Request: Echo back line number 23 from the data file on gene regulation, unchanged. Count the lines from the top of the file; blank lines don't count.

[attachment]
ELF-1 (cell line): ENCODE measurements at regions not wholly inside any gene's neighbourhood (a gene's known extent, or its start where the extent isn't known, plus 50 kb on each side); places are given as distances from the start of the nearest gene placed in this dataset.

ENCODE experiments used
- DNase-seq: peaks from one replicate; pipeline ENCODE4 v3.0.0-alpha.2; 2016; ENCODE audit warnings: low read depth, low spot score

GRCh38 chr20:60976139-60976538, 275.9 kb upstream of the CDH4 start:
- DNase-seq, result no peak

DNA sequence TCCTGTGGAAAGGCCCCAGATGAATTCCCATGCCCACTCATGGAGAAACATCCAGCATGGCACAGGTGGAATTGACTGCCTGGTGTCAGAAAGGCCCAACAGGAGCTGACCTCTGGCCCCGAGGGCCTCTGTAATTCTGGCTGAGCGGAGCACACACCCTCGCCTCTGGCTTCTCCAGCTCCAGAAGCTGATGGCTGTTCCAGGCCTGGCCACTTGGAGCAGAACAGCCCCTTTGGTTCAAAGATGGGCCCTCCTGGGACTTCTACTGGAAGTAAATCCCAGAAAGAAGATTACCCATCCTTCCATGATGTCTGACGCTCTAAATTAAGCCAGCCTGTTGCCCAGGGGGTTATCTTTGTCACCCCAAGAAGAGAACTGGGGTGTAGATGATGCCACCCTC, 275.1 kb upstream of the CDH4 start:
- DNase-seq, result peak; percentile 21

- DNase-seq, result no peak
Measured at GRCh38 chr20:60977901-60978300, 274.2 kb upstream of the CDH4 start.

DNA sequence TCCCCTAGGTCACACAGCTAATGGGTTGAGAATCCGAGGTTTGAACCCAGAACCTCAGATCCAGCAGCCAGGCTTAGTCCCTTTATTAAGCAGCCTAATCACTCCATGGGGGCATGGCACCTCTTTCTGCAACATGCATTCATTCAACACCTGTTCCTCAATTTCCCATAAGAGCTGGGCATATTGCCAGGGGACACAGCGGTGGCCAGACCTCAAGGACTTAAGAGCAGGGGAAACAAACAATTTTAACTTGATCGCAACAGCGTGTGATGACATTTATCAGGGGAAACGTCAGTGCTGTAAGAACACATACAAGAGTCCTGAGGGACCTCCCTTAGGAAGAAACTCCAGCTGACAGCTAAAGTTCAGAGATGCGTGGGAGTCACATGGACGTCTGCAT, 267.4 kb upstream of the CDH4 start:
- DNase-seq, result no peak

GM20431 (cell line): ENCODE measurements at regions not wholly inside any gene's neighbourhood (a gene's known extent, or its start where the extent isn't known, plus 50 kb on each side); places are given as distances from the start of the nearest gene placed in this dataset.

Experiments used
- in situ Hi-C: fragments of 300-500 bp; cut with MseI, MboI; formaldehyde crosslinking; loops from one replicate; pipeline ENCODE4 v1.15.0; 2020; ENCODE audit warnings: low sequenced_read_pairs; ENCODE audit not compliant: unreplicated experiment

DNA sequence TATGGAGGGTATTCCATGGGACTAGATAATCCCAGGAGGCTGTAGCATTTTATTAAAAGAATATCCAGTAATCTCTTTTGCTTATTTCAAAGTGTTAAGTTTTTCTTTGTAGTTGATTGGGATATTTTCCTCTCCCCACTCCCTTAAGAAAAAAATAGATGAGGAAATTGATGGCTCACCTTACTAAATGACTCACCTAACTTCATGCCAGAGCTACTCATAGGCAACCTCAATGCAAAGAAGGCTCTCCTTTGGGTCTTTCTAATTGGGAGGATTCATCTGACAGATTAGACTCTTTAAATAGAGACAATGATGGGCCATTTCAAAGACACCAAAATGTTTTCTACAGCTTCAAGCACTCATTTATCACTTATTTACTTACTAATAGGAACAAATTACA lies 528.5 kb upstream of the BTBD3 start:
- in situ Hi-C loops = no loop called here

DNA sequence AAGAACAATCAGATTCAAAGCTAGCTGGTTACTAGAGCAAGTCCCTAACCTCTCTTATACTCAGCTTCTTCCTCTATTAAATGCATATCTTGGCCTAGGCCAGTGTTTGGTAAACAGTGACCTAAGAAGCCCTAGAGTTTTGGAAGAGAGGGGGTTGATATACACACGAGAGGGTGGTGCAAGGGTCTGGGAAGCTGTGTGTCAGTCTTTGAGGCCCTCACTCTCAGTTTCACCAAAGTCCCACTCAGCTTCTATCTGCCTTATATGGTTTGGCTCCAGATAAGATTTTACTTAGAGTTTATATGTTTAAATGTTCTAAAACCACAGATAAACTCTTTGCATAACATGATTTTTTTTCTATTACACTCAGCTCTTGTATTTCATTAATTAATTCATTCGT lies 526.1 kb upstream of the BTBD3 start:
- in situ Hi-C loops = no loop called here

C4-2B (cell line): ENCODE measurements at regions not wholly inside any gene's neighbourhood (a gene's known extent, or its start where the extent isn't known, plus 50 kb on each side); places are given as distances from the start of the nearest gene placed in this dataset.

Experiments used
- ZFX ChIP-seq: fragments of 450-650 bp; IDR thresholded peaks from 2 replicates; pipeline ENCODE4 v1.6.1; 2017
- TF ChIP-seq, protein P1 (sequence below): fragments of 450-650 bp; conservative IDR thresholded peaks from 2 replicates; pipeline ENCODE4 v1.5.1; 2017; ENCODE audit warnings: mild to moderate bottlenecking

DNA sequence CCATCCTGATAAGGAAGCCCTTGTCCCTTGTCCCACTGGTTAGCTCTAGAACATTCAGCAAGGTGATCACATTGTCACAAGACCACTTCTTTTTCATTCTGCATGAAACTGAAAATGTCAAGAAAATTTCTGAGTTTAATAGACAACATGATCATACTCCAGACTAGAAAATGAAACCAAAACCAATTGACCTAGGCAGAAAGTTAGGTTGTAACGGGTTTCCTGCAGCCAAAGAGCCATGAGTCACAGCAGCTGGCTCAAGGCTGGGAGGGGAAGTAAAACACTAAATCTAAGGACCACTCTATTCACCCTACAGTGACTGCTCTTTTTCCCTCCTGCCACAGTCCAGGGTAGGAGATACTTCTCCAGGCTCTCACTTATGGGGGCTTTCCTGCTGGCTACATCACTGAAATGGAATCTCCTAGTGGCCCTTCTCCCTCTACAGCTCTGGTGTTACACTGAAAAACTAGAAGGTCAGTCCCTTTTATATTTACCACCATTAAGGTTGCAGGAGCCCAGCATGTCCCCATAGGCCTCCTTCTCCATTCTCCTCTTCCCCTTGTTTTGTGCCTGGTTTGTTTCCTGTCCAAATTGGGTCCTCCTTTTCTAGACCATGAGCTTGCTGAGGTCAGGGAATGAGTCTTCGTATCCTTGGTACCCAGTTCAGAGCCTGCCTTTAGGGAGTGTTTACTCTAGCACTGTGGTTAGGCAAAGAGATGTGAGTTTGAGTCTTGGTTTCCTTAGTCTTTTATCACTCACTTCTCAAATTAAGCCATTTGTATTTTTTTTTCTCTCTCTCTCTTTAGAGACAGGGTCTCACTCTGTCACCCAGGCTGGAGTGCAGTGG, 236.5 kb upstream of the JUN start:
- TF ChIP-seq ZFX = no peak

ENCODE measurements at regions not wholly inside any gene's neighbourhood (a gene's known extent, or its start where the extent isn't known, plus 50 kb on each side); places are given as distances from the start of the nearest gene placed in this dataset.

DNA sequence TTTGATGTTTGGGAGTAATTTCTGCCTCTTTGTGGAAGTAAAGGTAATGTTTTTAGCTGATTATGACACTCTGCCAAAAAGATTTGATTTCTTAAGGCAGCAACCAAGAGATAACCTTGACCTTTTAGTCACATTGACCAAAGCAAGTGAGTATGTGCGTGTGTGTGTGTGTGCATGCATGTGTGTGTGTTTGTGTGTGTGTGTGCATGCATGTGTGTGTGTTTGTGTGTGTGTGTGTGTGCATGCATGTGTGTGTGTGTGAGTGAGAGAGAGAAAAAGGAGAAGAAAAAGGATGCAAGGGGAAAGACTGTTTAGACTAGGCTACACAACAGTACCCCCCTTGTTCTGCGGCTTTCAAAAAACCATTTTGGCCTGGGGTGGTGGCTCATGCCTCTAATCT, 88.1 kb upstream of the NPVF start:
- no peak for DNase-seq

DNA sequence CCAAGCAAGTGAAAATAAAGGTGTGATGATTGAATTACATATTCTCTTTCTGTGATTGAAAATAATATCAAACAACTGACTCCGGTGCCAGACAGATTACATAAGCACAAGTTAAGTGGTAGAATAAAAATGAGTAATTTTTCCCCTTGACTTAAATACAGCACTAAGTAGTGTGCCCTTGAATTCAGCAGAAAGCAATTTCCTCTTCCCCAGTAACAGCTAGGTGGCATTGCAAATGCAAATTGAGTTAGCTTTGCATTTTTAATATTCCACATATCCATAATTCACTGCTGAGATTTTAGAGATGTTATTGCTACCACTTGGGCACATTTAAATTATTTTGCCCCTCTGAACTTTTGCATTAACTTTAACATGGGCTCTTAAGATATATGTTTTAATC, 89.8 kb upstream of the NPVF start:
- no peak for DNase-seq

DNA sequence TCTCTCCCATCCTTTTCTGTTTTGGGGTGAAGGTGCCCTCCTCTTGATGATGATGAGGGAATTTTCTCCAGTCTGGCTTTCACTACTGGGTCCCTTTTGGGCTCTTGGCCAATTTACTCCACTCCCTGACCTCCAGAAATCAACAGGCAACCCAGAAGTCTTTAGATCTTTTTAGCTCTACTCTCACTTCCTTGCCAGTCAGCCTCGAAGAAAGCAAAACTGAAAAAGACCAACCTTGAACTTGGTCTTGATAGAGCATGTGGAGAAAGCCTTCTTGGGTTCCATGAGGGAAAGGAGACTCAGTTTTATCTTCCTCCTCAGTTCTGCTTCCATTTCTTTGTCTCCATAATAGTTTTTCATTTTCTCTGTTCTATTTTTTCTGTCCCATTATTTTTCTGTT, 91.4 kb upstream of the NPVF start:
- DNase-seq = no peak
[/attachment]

DNA sequence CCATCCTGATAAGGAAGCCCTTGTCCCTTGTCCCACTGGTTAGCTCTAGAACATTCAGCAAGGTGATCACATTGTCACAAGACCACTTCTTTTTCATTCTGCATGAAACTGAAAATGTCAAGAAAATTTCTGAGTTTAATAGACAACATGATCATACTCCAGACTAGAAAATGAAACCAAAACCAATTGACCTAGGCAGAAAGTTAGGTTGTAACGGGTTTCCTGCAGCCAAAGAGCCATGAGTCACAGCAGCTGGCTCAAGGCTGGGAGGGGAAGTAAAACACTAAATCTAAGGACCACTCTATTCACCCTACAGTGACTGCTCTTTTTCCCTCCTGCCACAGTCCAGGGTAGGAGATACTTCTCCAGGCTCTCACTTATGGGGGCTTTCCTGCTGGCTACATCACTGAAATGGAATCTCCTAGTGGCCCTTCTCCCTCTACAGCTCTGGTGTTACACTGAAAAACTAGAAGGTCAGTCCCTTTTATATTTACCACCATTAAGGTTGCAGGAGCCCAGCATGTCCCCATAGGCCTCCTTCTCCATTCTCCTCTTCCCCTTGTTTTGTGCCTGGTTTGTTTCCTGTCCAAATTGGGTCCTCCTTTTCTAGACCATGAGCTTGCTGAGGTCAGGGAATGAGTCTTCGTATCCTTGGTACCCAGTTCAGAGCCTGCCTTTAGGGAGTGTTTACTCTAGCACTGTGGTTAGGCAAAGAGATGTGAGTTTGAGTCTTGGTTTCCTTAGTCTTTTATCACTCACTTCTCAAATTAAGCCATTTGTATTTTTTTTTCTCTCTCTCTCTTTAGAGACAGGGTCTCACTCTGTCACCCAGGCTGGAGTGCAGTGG, 236.5 kb upstream of the JUN start: